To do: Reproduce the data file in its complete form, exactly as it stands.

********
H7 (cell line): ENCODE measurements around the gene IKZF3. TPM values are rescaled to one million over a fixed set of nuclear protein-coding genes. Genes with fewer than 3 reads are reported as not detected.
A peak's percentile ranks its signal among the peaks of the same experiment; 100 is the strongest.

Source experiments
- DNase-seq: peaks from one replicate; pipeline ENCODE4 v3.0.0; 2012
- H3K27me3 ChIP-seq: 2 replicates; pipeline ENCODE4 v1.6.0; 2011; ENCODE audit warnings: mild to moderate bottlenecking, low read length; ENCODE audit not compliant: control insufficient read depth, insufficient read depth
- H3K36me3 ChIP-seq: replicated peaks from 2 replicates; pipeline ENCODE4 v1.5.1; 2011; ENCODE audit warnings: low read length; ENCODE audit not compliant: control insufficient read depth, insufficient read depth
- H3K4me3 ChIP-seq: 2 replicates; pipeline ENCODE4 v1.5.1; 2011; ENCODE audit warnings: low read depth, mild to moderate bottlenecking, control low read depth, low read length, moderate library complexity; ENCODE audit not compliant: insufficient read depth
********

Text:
H7 (cell line): ENCODE measurements around the gene IKZF3. TPM values are rescaled to one million over a fixed set of nuclear protein-coding genes. Genes with fewer than 3 reads are reported as not detected.
A peak's percentile ranks its signal among the peaks of the same experiment; 100 is the strongest.

Source experiments
- DNase-seq: peaks from one replicate; pipeline ENCODE4 v3.0.0; 2012
- H3K27me3 ChIP-seq: 2 replicates; pipeline ENCODE4 v1.6.0; 2011; ENCODE audit warnings: mild to moderate bottlenecking, low read length; ENCODE audit not compliant: control insufficient read depth, insufficient read depth
- H3K36me3 ChIP-seq: replicated peaks from 2 replicates; pipeline ENCODE4 v1.5.1; 2011; ENCODE audit warnings: low read length; ENCODE audit not compliant: control insufficient read depth, insufficient read depth
- H3K4me3 ChIP-seq: 2 replicates; pipeline ENCODE4 v1.5.1; 2011; ENCODE audit warnings: low read depth, mild to moderate bottlenecking, control low read depth, low read length, moderate library complexity; ENCODE audit not compliant: insufficient read depth